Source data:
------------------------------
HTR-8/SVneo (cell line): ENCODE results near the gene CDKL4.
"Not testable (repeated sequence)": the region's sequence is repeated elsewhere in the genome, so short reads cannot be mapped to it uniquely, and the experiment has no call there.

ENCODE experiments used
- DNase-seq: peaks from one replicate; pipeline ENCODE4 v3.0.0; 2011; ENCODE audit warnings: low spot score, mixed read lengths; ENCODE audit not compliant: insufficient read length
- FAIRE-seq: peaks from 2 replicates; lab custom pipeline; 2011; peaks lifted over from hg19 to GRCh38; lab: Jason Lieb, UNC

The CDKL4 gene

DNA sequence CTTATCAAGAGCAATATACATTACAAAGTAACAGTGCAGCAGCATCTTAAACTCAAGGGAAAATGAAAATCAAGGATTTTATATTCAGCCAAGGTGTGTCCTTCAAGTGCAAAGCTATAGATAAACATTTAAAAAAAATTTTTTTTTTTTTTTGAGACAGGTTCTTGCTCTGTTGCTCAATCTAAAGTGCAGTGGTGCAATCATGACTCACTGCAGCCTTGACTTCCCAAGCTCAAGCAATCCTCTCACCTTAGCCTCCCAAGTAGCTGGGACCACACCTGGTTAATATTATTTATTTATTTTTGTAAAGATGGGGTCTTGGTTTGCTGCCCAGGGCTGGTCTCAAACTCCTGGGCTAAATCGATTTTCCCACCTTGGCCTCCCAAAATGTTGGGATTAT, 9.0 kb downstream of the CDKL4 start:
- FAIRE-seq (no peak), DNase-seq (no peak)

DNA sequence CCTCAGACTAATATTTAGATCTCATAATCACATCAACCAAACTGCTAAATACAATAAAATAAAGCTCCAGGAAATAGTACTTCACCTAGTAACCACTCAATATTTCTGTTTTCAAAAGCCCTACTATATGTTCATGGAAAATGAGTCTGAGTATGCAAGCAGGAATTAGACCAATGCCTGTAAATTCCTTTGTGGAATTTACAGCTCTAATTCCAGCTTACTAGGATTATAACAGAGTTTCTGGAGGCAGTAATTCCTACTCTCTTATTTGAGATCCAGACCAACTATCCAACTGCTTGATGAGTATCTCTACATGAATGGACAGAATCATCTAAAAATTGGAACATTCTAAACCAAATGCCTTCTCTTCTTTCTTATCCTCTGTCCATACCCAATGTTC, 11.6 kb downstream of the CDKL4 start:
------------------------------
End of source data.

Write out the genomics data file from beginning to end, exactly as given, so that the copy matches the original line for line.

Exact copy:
HTR-8/SVneo (cell line): ENCODE results near the gene CDKL4.
"Not testable (repeated sequence)": the region's sequence is repeated elsewhere in the genome, so short reads cannot be mapped to it uniquely, and the experiment has no call there.

ENCODE experiments used
- DNase-seq: peaks from one replicate; pipeline ENCODE4 v3.0.0; 2011; ENCODE audit warnings: low spot score, mixed read lengths; ENCODE audit not compliant: insufficient read length
- FAIRE-seq: peaks from 2 replicates; lab custom pipeline; 2011; peaks lifted over from hg19 to GRCh38; lab: Jason Lieb, UNC

The CDKL4 gene

DNA sequence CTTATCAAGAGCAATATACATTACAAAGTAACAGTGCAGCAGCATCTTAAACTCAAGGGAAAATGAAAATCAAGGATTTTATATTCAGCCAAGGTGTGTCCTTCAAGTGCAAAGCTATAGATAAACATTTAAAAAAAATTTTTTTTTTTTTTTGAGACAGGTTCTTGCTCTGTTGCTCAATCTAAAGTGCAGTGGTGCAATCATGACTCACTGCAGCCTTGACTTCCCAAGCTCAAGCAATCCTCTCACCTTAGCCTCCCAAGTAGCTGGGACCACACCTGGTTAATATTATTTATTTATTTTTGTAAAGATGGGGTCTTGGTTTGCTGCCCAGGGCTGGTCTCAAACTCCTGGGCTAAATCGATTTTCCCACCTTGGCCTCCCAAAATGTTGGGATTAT, 9.0 kb downstream of the CDKL4 start:
- FAIRE-seq (no peak), DNase-seq (no peak)

DNA sequence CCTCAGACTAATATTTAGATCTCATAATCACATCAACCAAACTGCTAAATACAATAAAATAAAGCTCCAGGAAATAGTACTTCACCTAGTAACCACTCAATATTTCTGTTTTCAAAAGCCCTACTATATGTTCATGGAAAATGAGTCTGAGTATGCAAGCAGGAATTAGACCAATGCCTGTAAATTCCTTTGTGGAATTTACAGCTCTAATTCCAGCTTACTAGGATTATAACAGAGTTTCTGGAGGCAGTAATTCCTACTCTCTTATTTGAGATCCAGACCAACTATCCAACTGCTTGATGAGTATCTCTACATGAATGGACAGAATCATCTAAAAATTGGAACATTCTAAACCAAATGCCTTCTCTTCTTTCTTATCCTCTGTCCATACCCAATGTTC, 11.6 kb downstream of the CDKL4 start: